SACRAMENTO, Calif. (KTXL) — “A date which will live in infamy”: Tuesday marked exactly 80 years since the attack on Pearl Harbor that took the lives of thousands of U.S. service members and launched the U.S. into World War II.
The somber sound of taps was just one part of the solemn ceremony in Discovery Park, a ceremony that took place exactly 80 years after the then-imperial Japanese Navy launched a surprise attack on Pearl Harbor, Hawaii.
The Dec. 7, 1941, bombing raid resulted in the deaths of more than 2,400 U.S. service members.
Eighty years on, dozens of veterans saluted as fellow veterans, along with Yolo County sheriff’s deputies, gently placed a wreath in the water where the American and Sacramento rivers become one.
Organizers with the Greater Sacramento area United States Navy Submarine Veterans shared why it’s so important to remember Pearl Harbor all these years later.
“There was a tremendous loss of life that day and it’s our duty to remember those that gave their lives in service of their country,” said U.S. Navy veteran Peter Juhos, the service master of ceremonies.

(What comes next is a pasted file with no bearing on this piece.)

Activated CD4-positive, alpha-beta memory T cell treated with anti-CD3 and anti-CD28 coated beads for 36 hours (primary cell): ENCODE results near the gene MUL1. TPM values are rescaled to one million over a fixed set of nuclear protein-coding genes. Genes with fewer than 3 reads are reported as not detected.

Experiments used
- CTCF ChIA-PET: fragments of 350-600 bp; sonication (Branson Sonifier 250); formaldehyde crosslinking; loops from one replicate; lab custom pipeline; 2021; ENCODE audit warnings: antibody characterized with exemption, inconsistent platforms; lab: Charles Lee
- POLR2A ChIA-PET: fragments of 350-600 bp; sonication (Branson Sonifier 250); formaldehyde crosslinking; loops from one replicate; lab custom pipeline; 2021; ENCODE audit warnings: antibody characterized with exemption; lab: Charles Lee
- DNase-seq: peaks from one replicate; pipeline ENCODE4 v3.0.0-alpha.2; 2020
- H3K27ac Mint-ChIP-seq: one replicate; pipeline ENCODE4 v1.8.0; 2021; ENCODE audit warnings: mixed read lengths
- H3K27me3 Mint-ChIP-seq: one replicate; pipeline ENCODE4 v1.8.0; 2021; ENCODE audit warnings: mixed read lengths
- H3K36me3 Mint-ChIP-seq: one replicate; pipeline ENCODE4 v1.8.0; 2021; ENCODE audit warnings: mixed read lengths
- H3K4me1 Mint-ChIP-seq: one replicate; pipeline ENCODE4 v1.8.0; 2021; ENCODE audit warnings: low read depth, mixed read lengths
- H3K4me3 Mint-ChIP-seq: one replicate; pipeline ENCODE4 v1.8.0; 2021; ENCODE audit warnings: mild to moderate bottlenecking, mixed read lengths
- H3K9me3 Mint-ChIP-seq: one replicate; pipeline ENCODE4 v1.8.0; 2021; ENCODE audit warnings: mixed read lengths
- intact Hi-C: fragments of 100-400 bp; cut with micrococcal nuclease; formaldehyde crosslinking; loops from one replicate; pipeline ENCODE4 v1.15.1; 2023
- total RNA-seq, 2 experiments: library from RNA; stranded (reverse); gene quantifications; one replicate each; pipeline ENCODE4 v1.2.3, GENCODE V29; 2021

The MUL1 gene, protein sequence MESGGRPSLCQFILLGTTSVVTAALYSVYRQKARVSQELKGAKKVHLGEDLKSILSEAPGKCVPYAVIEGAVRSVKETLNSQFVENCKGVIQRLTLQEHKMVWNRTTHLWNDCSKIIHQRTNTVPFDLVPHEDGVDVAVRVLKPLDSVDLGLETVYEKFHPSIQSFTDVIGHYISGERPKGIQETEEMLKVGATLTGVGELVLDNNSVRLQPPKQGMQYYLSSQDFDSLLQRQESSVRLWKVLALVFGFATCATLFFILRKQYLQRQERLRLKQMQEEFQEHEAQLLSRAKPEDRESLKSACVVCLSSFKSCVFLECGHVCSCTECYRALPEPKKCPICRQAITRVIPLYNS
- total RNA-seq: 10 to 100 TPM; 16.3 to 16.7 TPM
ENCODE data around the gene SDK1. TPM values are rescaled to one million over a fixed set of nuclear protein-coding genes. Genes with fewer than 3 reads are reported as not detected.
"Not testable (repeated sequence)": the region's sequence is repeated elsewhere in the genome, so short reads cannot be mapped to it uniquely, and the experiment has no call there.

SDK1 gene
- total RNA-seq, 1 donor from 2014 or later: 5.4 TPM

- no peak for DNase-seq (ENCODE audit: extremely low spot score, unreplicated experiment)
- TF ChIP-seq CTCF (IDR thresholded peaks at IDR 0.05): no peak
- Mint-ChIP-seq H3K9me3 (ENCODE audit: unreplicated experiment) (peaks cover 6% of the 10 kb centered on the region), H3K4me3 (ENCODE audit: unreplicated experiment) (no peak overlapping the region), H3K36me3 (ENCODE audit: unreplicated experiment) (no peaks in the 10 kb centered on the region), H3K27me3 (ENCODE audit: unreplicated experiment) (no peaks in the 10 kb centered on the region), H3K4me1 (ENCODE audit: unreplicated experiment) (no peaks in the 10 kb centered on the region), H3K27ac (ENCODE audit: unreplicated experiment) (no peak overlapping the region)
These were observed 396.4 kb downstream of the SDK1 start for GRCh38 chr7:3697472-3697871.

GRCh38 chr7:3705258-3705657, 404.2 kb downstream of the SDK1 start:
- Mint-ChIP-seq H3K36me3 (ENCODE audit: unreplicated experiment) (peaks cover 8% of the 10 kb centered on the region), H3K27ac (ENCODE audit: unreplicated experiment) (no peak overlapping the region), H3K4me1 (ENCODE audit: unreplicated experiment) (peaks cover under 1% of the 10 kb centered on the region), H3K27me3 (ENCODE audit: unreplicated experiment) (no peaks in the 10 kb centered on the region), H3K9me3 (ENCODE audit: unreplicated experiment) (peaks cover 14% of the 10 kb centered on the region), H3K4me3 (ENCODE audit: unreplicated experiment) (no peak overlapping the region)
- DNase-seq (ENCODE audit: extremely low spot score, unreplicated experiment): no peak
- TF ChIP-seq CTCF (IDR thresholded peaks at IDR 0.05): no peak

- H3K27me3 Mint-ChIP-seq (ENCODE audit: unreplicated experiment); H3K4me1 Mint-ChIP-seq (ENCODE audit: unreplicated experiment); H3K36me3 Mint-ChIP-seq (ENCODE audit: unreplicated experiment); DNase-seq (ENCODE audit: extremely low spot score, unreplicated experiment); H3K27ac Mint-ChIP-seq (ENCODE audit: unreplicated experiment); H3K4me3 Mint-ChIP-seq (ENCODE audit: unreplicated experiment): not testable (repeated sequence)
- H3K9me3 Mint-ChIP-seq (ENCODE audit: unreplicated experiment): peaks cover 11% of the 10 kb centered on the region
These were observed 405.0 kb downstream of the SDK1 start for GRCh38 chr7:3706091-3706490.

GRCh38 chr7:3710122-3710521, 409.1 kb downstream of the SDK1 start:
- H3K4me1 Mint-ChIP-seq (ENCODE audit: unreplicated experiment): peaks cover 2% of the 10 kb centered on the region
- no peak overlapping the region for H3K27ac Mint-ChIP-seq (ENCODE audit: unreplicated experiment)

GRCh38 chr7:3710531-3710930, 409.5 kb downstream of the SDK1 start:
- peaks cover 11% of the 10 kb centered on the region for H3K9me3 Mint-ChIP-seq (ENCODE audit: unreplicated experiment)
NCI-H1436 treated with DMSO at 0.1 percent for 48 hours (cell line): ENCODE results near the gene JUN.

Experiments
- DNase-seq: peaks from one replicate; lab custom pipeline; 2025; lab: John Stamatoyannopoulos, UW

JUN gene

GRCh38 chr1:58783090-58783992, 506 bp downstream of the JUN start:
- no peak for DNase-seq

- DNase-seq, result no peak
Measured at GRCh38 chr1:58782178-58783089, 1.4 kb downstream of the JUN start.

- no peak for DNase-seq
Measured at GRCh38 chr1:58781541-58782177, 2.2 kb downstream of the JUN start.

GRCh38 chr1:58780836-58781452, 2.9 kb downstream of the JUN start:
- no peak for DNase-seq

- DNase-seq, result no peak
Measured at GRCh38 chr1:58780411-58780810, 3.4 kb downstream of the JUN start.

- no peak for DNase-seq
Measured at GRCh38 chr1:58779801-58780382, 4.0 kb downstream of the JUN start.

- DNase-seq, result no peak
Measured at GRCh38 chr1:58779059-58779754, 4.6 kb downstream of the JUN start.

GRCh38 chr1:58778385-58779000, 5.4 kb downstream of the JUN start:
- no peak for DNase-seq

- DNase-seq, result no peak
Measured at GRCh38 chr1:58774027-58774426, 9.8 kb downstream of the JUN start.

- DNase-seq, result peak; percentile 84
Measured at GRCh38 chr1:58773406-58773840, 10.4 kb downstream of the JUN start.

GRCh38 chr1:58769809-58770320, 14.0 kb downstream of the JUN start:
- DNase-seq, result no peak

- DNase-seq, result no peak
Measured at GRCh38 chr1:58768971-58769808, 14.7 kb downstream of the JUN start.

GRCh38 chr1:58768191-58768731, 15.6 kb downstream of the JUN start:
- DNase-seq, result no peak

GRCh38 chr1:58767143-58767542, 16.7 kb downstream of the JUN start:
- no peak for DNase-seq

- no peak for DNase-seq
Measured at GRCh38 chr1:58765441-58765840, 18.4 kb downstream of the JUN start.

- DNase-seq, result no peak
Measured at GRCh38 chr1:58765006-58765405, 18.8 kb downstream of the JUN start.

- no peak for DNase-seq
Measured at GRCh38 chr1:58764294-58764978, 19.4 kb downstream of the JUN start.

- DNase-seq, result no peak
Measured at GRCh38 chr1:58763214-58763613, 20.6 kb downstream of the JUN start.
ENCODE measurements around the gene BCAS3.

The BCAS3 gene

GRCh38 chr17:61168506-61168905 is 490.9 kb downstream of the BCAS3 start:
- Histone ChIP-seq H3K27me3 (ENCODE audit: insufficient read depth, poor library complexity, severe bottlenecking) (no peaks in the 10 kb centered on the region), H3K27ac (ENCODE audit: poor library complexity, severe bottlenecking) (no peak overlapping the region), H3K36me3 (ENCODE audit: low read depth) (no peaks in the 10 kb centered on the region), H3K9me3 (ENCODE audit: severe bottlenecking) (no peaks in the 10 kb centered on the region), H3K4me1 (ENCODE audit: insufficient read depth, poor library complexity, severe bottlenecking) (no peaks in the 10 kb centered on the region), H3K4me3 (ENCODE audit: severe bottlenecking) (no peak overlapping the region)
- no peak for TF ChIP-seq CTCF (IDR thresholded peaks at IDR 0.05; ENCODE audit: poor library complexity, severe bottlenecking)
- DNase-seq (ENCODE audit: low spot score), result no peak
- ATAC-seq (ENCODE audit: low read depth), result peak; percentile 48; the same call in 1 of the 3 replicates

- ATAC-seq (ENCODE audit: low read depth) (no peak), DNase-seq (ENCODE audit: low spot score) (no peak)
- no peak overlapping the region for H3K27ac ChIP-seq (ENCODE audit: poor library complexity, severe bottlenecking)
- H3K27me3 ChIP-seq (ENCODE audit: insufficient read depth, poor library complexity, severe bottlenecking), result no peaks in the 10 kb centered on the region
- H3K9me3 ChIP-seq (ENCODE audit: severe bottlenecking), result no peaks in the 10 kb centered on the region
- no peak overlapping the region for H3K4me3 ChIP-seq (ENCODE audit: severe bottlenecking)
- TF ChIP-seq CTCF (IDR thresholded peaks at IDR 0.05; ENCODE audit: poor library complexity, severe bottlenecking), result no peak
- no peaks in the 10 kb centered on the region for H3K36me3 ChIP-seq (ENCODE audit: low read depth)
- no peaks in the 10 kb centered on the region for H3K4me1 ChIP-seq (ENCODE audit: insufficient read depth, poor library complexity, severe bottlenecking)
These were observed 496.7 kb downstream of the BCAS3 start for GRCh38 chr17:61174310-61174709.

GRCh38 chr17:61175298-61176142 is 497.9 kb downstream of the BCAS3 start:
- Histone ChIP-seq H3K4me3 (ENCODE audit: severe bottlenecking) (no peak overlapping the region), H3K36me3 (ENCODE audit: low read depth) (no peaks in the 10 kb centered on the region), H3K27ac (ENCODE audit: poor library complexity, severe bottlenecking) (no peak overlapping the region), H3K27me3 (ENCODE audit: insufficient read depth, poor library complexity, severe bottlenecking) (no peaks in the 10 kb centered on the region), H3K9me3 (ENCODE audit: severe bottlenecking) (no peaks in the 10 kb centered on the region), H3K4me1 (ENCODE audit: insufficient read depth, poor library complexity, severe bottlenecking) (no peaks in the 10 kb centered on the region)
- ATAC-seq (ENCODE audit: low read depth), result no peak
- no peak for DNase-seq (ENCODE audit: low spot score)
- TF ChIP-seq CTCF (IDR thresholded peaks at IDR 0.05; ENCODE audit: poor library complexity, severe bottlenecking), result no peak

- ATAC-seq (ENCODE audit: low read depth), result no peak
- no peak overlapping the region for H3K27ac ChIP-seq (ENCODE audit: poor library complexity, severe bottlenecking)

Part of the ceremony included a display symbolizing every single vessel docked in Pearl Harbor that day, including the USS Sacramento.
Veterans also led a tolling of the lost boats, sounding off the bell for all 65 U.S. submarines destroyed in the nation’s history.
But those on hand said most importantly, they were able to reflect on the lives lost eight decades ago and remember the significance behind the attacks.
“That event brought a nation that was, basically, in huge conflict over the war in Europe together,” said Barry Wyatt, base commander for the Gold Country Base of the U.S. Submarine Veterans. “I think us remembering that event, remembering the way our nation came back together and stood fast is a really important part of history.”